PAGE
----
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I learned to paint over twenty years ago at Caldwell College in New Jersey where I was an art major and earned my BFA degree. I went on to work at various office jobs and ended up in my thirties proofreading and documenting changes to pharmaceutical labeling. It wasn't until the end of 2009 that my art career got started, when a feller I was seeing in Virginia, Josh England, bought the two of us front row seats and a meet-n-greet with Lady Gaga in Atlanta.
I had taken some classes at an art center in New Jersey and one of them was portrait painting, not my specialty. I was more of a landscape painter. "Do a painting of Lady Gaga and give it to her at the meet-n-greet," Josh told me. "Lots of her fans give her fan art!" I worked on that painting for a few months, in my free time while I finished up my last job in the pharmaceutical profession. I was living in Pennsylvania at the time. So it was pretty exciting when Josh called me up a few weeks after the show all excited to tell me, "Your painting was on the Oprah Winfrey Show!" There it was in her dressing room, on the middle of her vanity.
Josh told me to move down to Roanoke in 2010 and start a new, exciting life with him. A new art museum just opened and there was a vibrant, growing art scene. I started painting several paintings of Lady Gaga in Josh's apartment. He convinced a gallery two hours away in Charlottesville to exhibit some of my paintings while Lady Gaga's "Monster Ball" was in town. It gained a lot of media attention, but no sales, and our apartment became known as the "Gaganheim."
In 2011, I opened up my own low-rent studio/gallery in Roanoke called "Poparazzi" where I could sell my work at more affordable prices. I now had over thirty portraits of Lady Gaga and about the same number of other pop stars. My work became very popular in the area, but this was a horrible time for the art market. And here I was painting portraits--celebrity portraits no less. I took on some commissioned work, babies, pets, deceased loved ones, as well as some landscapes, houses, cars, etc., and a few more unusual projects to help pay the rent.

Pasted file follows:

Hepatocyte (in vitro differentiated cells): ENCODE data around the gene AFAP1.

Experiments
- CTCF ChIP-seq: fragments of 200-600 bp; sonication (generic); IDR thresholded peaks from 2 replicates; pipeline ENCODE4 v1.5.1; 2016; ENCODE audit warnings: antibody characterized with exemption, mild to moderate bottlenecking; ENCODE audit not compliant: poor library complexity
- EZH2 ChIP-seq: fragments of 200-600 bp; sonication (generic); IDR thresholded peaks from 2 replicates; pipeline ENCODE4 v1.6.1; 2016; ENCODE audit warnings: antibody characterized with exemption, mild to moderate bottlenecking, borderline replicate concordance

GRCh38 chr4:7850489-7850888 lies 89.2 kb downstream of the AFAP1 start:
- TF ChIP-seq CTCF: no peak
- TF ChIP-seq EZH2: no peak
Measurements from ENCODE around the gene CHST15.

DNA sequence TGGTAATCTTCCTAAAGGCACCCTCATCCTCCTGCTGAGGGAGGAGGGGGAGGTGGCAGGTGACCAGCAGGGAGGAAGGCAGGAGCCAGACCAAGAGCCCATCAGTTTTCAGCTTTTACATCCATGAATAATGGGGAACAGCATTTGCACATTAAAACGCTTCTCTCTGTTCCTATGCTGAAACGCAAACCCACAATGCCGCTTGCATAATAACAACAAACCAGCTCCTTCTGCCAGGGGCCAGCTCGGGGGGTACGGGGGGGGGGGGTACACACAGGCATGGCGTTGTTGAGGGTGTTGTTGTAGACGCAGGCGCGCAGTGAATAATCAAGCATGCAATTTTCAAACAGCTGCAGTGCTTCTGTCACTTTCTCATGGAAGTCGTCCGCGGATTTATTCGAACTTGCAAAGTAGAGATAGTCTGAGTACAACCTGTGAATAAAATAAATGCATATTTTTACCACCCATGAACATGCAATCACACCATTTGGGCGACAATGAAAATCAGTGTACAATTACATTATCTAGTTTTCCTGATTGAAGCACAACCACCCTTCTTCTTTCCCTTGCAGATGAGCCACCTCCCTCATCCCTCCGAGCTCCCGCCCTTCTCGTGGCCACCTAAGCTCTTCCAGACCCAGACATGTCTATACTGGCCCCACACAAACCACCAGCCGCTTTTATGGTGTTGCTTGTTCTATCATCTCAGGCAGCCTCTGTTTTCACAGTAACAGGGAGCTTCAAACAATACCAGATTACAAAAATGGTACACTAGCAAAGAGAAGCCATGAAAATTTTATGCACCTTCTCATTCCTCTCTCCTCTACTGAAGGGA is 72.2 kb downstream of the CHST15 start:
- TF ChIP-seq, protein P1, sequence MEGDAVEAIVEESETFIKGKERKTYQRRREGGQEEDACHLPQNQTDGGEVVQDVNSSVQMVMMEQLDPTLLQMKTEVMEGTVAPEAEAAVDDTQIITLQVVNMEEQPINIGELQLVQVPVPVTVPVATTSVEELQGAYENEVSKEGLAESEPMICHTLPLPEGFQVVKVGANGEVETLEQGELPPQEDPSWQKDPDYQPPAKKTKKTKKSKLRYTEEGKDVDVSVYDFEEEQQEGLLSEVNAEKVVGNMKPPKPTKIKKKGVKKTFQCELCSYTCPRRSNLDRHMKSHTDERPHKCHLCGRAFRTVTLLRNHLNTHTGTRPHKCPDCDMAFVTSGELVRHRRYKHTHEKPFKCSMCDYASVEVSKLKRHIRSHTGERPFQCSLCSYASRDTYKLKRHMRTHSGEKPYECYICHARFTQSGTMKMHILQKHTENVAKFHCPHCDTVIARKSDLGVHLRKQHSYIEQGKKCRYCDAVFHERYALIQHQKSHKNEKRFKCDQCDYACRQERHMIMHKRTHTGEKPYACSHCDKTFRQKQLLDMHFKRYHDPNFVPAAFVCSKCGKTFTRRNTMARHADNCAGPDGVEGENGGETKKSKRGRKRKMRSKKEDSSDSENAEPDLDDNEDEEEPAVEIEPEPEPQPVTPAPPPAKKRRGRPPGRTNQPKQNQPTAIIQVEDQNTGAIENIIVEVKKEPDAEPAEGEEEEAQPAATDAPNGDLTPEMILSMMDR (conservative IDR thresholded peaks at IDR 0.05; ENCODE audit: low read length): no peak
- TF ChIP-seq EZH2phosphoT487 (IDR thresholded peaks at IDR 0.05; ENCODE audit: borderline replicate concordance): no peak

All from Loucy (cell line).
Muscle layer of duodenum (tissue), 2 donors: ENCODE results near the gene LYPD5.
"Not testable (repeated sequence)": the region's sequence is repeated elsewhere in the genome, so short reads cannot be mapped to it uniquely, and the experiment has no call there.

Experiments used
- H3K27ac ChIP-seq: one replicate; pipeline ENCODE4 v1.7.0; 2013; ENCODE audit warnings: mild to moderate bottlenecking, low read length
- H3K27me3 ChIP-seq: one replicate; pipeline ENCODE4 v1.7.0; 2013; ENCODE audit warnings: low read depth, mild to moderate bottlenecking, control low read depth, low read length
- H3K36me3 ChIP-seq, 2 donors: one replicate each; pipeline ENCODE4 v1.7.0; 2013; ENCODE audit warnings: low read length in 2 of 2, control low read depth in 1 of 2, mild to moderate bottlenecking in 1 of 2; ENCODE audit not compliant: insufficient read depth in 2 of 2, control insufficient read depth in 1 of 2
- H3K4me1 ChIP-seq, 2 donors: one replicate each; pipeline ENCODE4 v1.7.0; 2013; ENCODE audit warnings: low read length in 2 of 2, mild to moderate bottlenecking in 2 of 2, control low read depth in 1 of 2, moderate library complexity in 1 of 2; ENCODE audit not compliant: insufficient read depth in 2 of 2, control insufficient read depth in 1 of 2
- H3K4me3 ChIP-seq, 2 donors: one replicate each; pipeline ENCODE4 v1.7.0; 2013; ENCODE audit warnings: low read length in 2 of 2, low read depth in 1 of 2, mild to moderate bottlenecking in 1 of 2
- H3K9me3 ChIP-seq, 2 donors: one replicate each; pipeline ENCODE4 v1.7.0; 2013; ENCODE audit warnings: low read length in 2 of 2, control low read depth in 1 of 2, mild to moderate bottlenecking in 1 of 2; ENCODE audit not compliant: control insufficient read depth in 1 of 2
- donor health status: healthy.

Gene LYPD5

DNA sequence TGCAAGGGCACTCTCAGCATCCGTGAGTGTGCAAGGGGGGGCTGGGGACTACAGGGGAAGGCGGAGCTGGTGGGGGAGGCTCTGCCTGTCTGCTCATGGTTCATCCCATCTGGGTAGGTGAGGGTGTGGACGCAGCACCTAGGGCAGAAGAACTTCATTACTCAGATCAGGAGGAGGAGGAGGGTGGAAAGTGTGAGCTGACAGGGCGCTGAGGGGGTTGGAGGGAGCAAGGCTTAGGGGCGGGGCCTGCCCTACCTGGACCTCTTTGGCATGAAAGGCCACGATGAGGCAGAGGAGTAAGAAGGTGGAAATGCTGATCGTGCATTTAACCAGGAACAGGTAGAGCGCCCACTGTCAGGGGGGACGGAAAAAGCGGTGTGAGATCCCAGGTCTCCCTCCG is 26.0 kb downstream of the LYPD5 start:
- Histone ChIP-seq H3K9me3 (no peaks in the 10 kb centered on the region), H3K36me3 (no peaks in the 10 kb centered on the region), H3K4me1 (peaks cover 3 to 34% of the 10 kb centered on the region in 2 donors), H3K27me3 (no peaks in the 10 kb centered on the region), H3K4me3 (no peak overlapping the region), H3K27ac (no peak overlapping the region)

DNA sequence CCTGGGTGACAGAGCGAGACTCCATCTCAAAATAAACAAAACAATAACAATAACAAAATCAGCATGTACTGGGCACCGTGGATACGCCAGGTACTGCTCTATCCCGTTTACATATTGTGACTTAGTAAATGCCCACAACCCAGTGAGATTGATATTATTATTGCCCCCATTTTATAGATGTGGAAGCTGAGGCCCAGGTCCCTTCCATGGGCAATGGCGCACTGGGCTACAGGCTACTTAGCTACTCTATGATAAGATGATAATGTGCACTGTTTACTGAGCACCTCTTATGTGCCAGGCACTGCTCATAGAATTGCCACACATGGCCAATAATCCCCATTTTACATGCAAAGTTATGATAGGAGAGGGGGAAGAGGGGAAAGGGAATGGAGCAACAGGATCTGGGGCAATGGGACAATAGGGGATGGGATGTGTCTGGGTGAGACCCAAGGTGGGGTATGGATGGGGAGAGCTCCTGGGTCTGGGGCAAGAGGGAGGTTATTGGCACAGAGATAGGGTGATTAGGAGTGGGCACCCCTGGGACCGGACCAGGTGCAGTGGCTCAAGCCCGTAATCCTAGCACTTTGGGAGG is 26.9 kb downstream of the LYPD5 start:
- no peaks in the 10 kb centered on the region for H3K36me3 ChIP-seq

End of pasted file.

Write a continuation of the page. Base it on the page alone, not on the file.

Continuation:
In late 2011 Josh and I had moved from our downtown apartment to a house in the nearby "Old Southwest" neighborhood. The Gaganheim was now our beautiful "House of Gaga" as I made space in the gallery for new paintings of old movie stars, some charcoal drawings of rock stars, and the work of a few local guest artists on a rotating basis. But painting commissions and visitors to the gallery had slowed down. In early 2012 Josh gave me the idea to paint scenery of our new quant and colorful surroundings. I took lots of pictures on my bike rides to and from the gallery that Spring and agreed our neighborhood made great subject matter for some new work. Thanks mostly to a feature in the local newspaper in August, I sold half of the fifty new paintings and drawings by the middle of 2013.
In July 2013, Josh and I opened up a new, bigger gallery called Wonderland, featuring the work of about a dozen artists, including myself. In a saturated market in Central Appalachia we were able to pay the rent the first six months on sales of my work alone, even after doubling my prices. Most of these paintings were made from photos Josh and I took one Summer's eve in Downtown Roanoke and part of a show called "Starry City Night." So many people had been telling me my style reminded them of Van Gogh, so I played up that angle and it worked. I likened my journey to his own travels from the Netherlands to the South of France, with Josh as my Theo. Except we sold stuff. Roanoke was clearly a great place to establish my career, but more than half of my new customers were from out of town, and I realized it was time to think beyond Roanoke.
By early 2014 I had painted pet portraits for Lady Gaga, Bravo TV's Andy Cohen, and "Real Housewife" Lisa Vanderpump, each of whom praised my work on social media. Josh and I were occasionally still taking pictures of local scenery on our hiking trips and other adventures for my work. I also used several photos from our cruises to Europe and the Caribbean he had won through his telesales job. A year earlier he had taken one picture from the roof of Center in the Square downtown overlooking the Market Building and art museum and put it on Instagram to enhance the colors. It worked out great and the first painting of that image sold quickly.
I noticed a photograph Andy Cohen had uploaded to Instagram of a New York City view that reminded me of Josh's photo of Roanoke. I had asked local photographers if I could use their photos for paintings and wondered if a celebrity would ever consider the same. Months later, at the end of 2014 I tweeted Andy the question, and just a few months after that, in April 2015, he uploaded a selfie I took with one of the paintings on his own Instagram. The #impressionistagram @bravoandy series of work includes some of my favorite paintings to date and has been a real breakthrough project for me. So what will I do next? Stay tuned!